KDP-C also provided managers with a status overview of cost and schedule, classing it as a rigorous technical and programmatic review, confirming continued support of the program and establishing NASA’s commitment to the program’s technical, cost, and schedule baseline.
The decision commits NASA to a development cost baseline of $6.77 billion from October 2015 through the first crewed mission, which is classed as Exploration Mission -2 (EM-2) – and a commitment to be ready for a launch with astronauts no later than April 2023.
EM-2 remains on track for August 2021, following on from the 2018 EM-1 flight that will be an uncrewed Orion mission launched atop the Space Launch System (SLS) for the first time.
EM-2 won’t involve the mission to an asteroid, which is now expected to take place in the middle or second half of the next decade. Instead, EM-2 will be a crewed mission version of EM-1.
The 2023 date is based on the technical and funding “unknowns” that may hinder progress between now and EM-2.
Examples of unusual challenges were provided by NASA, ranging from panels that lost their shape after being machined, through to a passing reference to the ESA-built Service Module – which many insiders claim has caused major schedule headaches.
“Conservative cost and schedule commitments outlined in the KDP-C align the Orion Program with program management best practices that account for potential technical risks and budgetary uncertainty beyond the program’s control,” is how NASA described the “No Later Than” date on Wednesday.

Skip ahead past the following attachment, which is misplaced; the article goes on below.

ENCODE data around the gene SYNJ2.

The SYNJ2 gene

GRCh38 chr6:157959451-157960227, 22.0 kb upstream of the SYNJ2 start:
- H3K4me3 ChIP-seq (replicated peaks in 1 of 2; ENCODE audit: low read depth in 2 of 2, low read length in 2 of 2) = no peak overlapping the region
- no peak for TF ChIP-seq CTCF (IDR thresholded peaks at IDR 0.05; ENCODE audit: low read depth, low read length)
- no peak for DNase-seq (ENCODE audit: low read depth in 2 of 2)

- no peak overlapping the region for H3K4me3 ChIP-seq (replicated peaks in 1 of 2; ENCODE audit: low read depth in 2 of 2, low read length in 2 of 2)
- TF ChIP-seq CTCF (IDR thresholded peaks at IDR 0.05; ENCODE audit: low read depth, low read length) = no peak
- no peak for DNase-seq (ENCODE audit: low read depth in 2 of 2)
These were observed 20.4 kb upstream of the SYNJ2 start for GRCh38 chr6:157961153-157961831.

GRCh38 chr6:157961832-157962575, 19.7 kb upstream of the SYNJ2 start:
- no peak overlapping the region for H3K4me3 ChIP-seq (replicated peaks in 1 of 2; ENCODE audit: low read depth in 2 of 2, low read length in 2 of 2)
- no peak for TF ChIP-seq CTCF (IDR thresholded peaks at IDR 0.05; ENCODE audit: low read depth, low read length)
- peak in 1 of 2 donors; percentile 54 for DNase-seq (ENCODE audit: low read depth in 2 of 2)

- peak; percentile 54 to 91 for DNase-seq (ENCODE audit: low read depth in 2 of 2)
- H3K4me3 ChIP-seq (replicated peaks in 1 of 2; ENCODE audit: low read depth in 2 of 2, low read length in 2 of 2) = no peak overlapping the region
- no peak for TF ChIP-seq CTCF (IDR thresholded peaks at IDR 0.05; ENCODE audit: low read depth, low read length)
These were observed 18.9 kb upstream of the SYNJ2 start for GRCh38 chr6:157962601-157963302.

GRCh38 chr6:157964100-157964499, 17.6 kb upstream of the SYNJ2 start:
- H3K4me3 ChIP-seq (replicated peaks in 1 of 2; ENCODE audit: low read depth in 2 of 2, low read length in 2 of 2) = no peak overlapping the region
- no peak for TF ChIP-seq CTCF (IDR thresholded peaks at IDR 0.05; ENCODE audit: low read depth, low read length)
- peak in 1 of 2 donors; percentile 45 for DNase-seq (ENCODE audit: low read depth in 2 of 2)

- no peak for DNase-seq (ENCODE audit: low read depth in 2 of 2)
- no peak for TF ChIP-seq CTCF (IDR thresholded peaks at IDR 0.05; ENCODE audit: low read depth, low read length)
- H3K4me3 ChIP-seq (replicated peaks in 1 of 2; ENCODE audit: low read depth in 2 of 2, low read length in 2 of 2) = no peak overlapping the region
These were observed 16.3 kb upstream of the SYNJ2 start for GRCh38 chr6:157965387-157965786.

The actual plan for Orion has always been one that involves missions to Mars. However, Orion – per documentation (L2) – is unlikely to make that trip.
William Gerstenmaier, associate administrator for Human Exploration and Operations, intimated – without directly citing – Orion will play an important role in the initial and final elements of such a mission, pointing to a role that will involve technological validation work in the “proving grounds” of deep space, before a role ferrying astronauts to Cislunar space, where they will board the transportation to the Red Planet.
However, getting to Mars is literally a long way away, both from a technical and funding standpoint. (A series of articles outlining NASA’s latest – and surprisingly expansive – Mars mission planning will be published over the coming days.)
For now, Orion is now well past the point of its Constellation Program woes and pressing on towards finally launching humans into space.
“The Orion Program has done incredible work, progressing every day and meeting milestones to prepare for our next missions,” added Mr. Gerstenmaier.
“The team will keep working toward an earlier readiness date for a first crewed flight, but will be ready no later than April 2023, and we will keep the spacecraft, rocket and ground systems moving at their own best possible paces.”
(Images: NASA and L2 – including renders by L2 Artist Nathan Koga in the L2 Orion Update Section)